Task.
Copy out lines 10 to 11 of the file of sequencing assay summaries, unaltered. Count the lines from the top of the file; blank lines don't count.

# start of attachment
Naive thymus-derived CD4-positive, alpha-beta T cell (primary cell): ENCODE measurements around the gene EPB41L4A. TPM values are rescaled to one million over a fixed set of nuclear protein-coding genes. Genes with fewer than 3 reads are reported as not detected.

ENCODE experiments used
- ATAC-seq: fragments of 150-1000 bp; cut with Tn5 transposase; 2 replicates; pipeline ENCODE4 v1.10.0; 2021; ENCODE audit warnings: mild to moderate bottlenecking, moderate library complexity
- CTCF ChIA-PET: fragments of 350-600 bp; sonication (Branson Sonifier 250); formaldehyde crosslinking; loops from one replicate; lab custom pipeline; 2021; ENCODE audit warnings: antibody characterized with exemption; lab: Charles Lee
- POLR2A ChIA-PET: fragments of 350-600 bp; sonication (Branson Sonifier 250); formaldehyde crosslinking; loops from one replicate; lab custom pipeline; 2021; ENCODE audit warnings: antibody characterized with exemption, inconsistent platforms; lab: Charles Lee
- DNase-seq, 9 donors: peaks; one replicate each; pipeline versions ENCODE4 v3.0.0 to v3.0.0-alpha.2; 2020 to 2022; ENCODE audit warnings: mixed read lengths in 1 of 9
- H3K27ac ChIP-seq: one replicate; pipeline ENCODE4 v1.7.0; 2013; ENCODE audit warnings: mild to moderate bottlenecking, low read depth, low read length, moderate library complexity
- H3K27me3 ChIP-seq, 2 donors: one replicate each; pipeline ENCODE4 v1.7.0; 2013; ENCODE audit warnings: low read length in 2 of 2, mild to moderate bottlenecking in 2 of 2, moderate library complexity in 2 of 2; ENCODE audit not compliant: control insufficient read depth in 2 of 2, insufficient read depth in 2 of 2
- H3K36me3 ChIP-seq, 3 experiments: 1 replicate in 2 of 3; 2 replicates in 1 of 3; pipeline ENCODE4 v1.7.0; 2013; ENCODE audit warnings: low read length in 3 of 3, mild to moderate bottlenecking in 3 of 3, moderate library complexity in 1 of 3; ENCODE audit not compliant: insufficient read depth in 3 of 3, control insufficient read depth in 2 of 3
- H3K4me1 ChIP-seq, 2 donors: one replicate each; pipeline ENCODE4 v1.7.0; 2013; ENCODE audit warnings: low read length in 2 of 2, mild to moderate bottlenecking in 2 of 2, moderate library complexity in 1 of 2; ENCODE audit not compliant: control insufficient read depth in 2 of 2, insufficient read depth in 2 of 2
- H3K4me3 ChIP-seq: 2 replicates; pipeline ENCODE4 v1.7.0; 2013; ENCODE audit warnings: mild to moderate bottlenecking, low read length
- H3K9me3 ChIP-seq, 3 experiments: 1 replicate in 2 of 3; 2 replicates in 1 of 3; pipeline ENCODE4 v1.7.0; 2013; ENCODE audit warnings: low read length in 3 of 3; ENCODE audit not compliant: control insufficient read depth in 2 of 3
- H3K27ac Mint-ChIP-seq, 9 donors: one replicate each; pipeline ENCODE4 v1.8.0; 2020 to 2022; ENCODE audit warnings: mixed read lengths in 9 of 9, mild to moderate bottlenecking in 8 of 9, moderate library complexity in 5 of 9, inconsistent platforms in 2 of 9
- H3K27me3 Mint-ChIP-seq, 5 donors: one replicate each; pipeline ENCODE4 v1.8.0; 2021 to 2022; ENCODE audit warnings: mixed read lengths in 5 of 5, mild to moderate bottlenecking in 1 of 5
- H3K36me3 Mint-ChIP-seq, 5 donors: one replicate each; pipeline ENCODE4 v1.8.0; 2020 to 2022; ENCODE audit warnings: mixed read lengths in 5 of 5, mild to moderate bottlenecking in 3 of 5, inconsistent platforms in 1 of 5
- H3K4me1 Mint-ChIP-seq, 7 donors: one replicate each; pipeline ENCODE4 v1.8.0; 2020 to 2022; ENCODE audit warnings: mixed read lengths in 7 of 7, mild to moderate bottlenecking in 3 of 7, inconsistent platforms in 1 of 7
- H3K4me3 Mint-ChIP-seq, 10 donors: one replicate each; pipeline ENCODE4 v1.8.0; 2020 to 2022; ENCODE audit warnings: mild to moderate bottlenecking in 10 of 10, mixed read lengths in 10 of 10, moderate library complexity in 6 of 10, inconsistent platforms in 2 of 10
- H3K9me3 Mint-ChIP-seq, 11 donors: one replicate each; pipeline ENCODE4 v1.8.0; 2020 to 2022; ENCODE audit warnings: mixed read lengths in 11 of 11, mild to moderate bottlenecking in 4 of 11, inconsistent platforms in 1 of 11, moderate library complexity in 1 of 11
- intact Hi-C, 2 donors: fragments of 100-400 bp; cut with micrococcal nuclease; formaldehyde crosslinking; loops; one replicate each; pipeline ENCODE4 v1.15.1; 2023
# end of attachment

- H3K4me1 ChIP-seq, 2 donors: one replicate each; pipeline ENCODE4 v1.7.0; 2013; ENCODE audit warnings: low read length in 2 of 2, mild to moderate bottlenecking in 2 of 2, moderate library complexity in 1 of 2; ENCODE audit not compliant: control insufficient read depth in 2 of 2, insufficient read depth in 2 of 2
- H3K4me3 ChIP-seq: 2 replicates; pipeline ENCODE4 v1.7.0; 2013; ENCODE audit warnings: mild to moderate bottlenecking, low read length